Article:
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One of the very, very few good things about my job is the eye candy.
Granted, most of that eye candy is the colorful crunchy shell hiding the incredibly nasty evil ick beneath just waiting to subvert me, feed off me, or kill me, but it's still nice to look at.
It's even better when it offers to pay me.
No, not for that. Get your mind out of the gutter. It's crowding mine.
When she walked into my office I had begun having thoughts about locking up and going home. She stopped those thoughts like a certain kind of brick house. The drab little affair with the worn out desk, battered coffeepot, and sad filing cabinets sagging against each other got a little brighter. Not an actual glowy thing, it was a metaphorical banishing of shadows.
I feel I should clarify, as the non-metaphorical was always a possibility. No, she was the proverbial breath of fresh air.
She was tall, which for me is saying something. I guessed her height to be six feet or six-one, which would still leave me looking down at her if I were to stand next to her. I snuck a peek. Her height wasn't increased by heels, she was wearing sensible, but somewhat stylish, grey ballet flats.
Platinum blond hair, which looked natural, bound up in a sleek style into a chignon at her crown. The pearl grey business suit she wore fit her nicely. Instead of a skirt, she wore wide-legged trousers, and the jacket hit her mid-thigh. She wore a cream colored silk shirt beneath it, modestly buttoned. It looked nice, mid-range expensive, but wasn't exquisitely tailored or designed to showcase features.
The features were there if she chose to display them. The suit could not camouflage the curves that belonged to another time; impressive bosom, tiny waist, flaring hips. Not quite a Rubens.
The curves were 1940s pin-up girl, the face from Lothlórien. Wide, crystal blue eyes fringed with snowy lashes, full lips, high cheekbones, buttery pale skin. She looked to be about my age, but she had that timeless quality some women do, which made it hard to be more specific. As her hair was up, I was at least able to see she didn't have pointed ears.
No jewelry, and it didn't look like those rounded ears were even pierced. No accessories either, like a scarf or something. If she was wearing makeup, it was so lightly I couldn't see it.
She shut the door behind her and I revised my initial evaluation. A refreshing breath of air, but a frigid one. Bracing, but remote. She was also perfectly composed, which was unusual. Most people who come to see me, if they're, y'know, actually people, are riding the high edge of anxiety.
I was a private investigator, and one with a perfectly unique method of advertising so far as I knew. At least in Chicago. Someone had copied the idea for themselves in Los Angeles, but I didn’t begrudge them. I specialized in finding things. Or at least I tried to. My life is…complicated.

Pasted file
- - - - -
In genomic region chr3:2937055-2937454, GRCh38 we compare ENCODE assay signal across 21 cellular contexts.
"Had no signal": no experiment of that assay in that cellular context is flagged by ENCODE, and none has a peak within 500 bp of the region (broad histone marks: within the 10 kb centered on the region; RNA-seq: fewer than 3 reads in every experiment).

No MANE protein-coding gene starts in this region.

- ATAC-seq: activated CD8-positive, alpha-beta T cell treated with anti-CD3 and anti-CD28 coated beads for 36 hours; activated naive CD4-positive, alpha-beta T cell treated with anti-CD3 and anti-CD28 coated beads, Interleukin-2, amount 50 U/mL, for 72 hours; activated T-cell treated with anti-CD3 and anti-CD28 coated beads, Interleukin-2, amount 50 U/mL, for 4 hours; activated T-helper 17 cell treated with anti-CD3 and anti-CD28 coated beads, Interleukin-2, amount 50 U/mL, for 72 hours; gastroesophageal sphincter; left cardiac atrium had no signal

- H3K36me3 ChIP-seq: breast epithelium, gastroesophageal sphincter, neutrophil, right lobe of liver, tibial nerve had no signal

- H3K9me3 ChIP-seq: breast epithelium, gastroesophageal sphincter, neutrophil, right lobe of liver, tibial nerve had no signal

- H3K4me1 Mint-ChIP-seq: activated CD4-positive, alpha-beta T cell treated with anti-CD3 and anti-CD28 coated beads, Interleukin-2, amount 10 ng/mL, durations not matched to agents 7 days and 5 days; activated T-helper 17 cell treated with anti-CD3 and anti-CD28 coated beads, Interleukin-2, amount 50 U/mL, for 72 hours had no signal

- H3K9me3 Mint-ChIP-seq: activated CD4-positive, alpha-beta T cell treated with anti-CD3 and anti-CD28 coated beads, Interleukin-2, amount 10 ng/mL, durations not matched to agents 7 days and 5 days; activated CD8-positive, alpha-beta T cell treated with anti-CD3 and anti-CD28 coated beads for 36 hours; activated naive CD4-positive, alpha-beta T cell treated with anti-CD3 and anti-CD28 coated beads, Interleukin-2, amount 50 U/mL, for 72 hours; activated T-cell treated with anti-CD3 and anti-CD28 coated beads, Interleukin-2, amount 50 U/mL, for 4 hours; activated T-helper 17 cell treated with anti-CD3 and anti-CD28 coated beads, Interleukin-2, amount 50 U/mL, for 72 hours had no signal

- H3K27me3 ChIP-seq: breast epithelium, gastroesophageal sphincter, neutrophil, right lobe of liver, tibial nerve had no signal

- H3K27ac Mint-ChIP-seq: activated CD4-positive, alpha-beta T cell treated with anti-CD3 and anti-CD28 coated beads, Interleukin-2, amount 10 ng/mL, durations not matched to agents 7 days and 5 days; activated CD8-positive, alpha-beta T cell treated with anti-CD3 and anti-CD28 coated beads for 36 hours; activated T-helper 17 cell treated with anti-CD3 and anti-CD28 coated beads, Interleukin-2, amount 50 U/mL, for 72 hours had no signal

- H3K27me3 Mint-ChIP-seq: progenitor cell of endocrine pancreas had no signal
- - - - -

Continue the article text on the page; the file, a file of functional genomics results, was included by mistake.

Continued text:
And normally I wasn't so focused on the physical, I swear I wasn't. But it had been a while since I'd been with anyone, my apprentice was out of town, and I hadn't really hung out with my friends in a while aside from a few hours on Friday nights. I supposed I was feeling a bit of the lonelies and it was coming out in less than chivalrous ways.
Not to mention I am a guy. We tend to notice such things. It's our way.
I wasn't something the dogs howled at—well, maybe I was, now. Six foot six, with shaggy brown hair in dire need of a cut. Having someone cut my hair was always something I had to steel myself for. Hazard of the job. But at least I was clean shaven today.
My mug could be called austere, with stubborn square jaw, and a bit of the cheekbone thing going on myself. They weren't the razor-edged planes they could be when I was hurt, exhausted, or anxious, which happened with disconcerting regularity. I'd had a few months of relative quiet, and the rest had done a lot to restore my dashing good looks. Or at least make it so I didn't look so much like Bela Lugosi. In full makeup. On a very bad day.
Of course, now I wore badges of honor on my face that I would have preferred getting a medal for instead, a lot of nicks from all kinds of interesting shrapnel. My left hand also bore evidence of my exciting, thrilling past. It no longer looked like something out of a Hellbound movie, but it still wasn't pretty. I wore a black leather glove over it. Severe scars from massive burn trauma that leave the docs wanting to amputate tend to linger. I had kept the hand.
My hand. Not yours. You can't has.
My white with blue stripes button down shirt and black trousers covered a good many more souvenirs of my wide and varied travels.
I tried to convince myself they were more Indiana Jones than Leatherface. Chicks dig scars, right?
"Mister Dresden?" she inquired. Her voice was lower than I thought it would be, a pleasant, bell toned alto.
"That's me," I said with a practiced, reassuring smile, gesturing to the rickety wooden office chair in front of my desk. A relic of days gone by, at least it was clean. I was used to clients giving my office a supercilious eye, but she just took it all in stride as she crossed over and took the seat, one of those leather attaché cases in her lap. It was all of a piece with the rest of her wardrobe, not too expensive, not too inexpensive, and new.